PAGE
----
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In an unreported opinion, on February 6, 2017, the Commonwealth Court vacated an order of the Philadelphia Court of Common Pleas, which had granted the motion of a Sheriff’s sale purchaser to intervene and to extend time to complete payment of the Sheriff’s sale purchase price. The Commonwealth Court characterized the Purchaser’s motion as a “restart” of the Sheriff’s sale subject to the same detailed notice and hearing procedures as the initial sale.
In City of Philadelphia v. Singhal, No. 128 C.D. 2016, it was undisputed that the City of Philadelphia had properly served notice of the Sheriff’s sale upon the Owner by posting, and by certified mail at the property address and at the Owner’s registered mailing address in Philadelphia. Although the Municipal Claims and Tax Liens Act (“MCTLA”), which governs Sheriff’s sales in the City, requires that an owner register a notice of interest in the property with the City and update the mailing address shown on the notice (53 P.S. §7193.1), the Owner had failed to amend the notice to show that she was living in Maryland. As a result, the Owner was supposedly unaware that the property had been sold at Sheriff’s sale.
The Purchaser at the Sheriff’s sale had paid a down payment for the property, but had failed to pay the remaining amount within 30 days, causing the Sheriff to file a writ of return for the Purchaser’s failure to comply with the sale terms.
Meanwhile, the Owner had become aware of the Sheriff’s sale, had paid the remaining delinquent taxes, and had rented the property to a third-party tenant.
Thereafter, the Purchaser filed a motion to intervene and requested permission from the Court of Common Pleas to complete the terms of the sale. The court ordered the Purchaser to serve a notice of hearing on all interested parties, which included the Owner. Knowing that the Owner did not reside at the property, the Purchaser sent notice to the Owner only at the property, failing to send it to the Owner’s out-of-date registered address in Philadelphia. A hearing was held without the Owner, and the Purchaser’s motion was granted, allowing him to pay the balance of the purchase price. The Commonwealth Court noted that the lower court’s order had stated that there was “[n]o objection by the City,” which was troubling in light of the fact that the Owner had paid all of the taxes due before the hearing.
Eleven months later, the Owner filed a motion to vacate the order. The court denied the Owner’s motion without a hearing as “untimely and procedurally improper” under 53 P.S. § 7193.3, which requires any petition to set aside a Sheriff’s sale to be filed within three months after the acknowledgement of the Sheriff’s sale deed.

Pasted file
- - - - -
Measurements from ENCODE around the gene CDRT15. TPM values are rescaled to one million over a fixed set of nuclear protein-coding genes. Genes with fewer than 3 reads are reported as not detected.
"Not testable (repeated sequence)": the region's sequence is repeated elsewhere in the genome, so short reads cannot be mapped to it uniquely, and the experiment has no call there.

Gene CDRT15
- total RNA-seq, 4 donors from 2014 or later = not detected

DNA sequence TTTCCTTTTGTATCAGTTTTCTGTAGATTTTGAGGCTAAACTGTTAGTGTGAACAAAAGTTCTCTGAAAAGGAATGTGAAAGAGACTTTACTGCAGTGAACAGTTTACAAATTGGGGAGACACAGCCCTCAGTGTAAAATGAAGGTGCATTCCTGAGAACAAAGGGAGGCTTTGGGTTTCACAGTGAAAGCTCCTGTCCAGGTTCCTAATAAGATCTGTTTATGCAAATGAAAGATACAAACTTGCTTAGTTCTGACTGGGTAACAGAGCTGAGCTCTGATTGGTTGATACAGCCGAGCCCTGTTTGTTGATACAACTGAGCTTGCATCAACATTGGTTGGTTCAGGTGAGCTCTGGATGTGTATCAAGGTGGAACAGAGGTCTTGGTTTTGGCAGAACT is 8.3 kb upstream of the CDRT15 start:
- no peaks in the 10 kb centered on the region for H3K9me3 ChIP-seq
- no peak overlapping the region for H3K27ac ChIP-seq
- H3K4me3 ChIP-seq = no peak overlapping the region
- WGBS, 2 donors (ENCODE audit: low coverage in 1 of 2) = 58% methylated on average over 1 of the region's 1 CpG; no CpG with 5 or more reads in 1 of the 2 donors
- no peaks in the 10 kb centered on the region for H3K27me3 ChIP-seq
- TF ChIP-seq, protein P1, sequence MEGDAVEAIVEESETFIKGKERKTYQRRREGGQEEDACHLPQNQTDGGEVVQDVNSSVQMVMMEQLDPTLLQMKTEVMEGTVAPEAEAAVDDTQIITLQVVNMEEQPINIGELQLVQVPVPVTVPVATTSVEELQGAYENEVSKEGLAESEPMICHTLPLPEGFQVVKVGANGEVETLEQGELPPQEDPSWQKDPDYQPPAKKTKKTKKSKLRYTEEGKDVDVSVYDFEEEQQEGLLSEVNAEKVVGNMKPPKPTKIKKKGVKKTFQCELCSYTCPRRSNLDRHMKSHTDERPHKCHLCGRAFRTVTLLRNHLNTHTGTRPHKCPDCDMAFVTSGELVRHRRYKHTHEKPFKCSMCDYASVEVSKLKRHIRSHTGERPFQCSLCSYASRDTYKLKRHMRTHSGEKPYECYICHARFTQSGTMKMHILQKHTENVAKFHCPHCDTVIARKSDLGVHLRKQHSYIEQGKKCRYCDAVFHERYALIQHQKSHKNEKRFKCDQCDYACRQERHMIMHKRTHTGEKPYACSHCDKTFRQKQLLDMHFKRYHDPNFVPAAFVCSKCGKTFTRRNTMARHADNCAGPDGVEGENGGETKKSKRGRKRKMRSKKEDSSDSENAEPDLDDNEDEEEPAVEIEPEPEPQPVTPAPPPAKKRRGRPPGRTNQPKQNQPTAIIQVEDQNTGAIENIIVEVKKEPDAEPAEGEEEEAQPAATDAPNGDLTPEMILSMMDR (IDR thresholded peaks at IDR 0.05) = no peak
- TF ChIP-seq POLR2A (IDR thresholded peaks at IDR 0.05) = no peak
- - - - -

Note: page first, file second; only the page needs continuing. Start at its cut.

On review of that denial, the Commonwealth Court characterized the Purchaser’s motion as a “restart” of the Sheriff’s sale not expressly provided for in the MCTLA. In other words, the sale of the property had “included some improvisational aspects” beyond the relevant provisions of the governing law. The Court, however, reasoned that at least some of the requirements set forth in the MCTLA relating to a Sheriff’s sale in the first instance -- particularly, the requirements of notice to the Owner by mailing of a rule to show cause, and an inquiry by the trial court into whether the facts underlying the petition for sale are true -- are likewise applicable to a “restart” sale.
Therefore, the Purchaser was required to serve notice of his motion, just as the City had done with respect to the initial Sheriff’s sale, upon the Owner at her registered address in Philadelphia. This was despite the fact, as acknowledged by the Court, that the Owner would not have actually received the notice because she was living in Maryland. Nevertheless, the Purchaser had failed to comply with the statutory notice requirements.
Because there was no legal authority to make the sale, the grant of an equitable remedy, such as the grant of the Owner's untimely motion to set aside a Sheriff’s sale, was permissible. Thus, according to the Commonwealth Court, the lower court had abused its discretion by summarily denying the motion, and thereby failing to inquire into whether the notice of motion was properly served and whether the delinquent property taxes were still outstanding.
While the Commonwealth Court highlighted what the Purchaser had done wrong in this case, it was not explicit about what the proper procedure would be for such a “restart” sale in the future. For instance, the Court said nothing about the whether the Purchaser was required to post his motion and notice at the property, which is a requirement applicable to the notice of any initial Sheriff’s sale, and which was apparently not done in this case. Whatever the proper procedure is, it requires, at minimum, a mailed notice to the registered address of the property owner, and an inquiry by the trial court as to whether the factual predicate for the sale (i.e., a tax delinquency) still exists.
The Commonwealth Court opinion is available here